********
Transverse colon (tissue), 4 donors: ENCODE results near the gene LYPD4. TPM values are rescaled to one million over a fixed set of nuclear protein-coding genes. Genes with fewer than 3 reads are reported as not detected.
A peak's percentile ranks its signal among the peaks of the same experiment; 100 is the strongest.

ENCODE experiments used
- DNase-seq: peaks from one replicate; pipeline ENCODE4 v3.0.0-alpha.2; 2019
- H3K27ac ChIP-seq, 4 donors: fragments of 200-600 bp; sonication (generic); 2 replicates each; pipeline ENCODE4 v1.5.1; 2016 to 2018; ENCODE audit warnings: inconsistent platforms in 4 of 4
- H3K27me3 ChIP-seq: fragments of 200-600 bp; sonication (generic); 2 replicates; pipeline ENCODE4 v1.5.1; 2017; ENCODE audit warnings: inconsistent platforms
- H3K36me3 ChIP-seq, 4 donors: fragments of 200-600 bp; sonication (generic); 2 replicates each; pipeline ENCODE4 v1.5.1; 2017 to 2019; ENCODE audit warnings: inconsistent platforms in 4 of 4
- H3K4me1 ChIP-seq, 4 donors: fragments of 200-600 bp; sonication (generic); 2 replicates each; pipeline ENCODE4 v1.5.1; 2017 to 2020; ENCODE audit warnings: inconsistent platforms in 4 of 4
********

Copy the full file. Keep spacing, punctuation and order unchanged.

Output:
Transverse colon (tissue), 4 donors: ENCODE results near the gene LYPD4. TPM values are rescaled to one million over a fixed set of nuclear protein-coding genes. Genes with fewer than 3 reads are reported as not detected.
A peak's percentile ranks its signal among the peaks of the same experiment; 100 is the strongest.

ENCODE experiments used
- DNase-seq: peaks from one replicate; pipeline ENCODE4 v3.0.0-alpha.2; 2019
- H3K27ac ChIP-seq, 4 donors: fragments of 200-600 bp; sonication (generic); 2 replicates each; pipeline ENCODE4 v1.5.1; 2016 to 2018; ENCODE audit warnings: inconsistent platforms in 4 of 4
- H3K27me3 ChIP-seq: fragments of 200-600 bp; sonication (generic); 2 replicates; pipeline ENCODE4 v1.5.1; 2017; ENCODE audit warnings: inconsistent platforms
- H3K36me3 ChIP-seq, 4 donors: fragments of 200-600 bp; sonication (generic); 2 replicates each; pipeline ENCODE4 v1.5.1; 2017 to 2019; ENCODE audit warnings: inconsistent platforms in 4 of 4
- H3K4me1 ChIP-seq, 4 donors: fragments of 200-600 bp; sonication (generic); 2 replicates each; pipeline ENCODE4 v1.5.1; 2017 to 2020; ENCODE audit warnings: inconsistent platforms in 4 of 4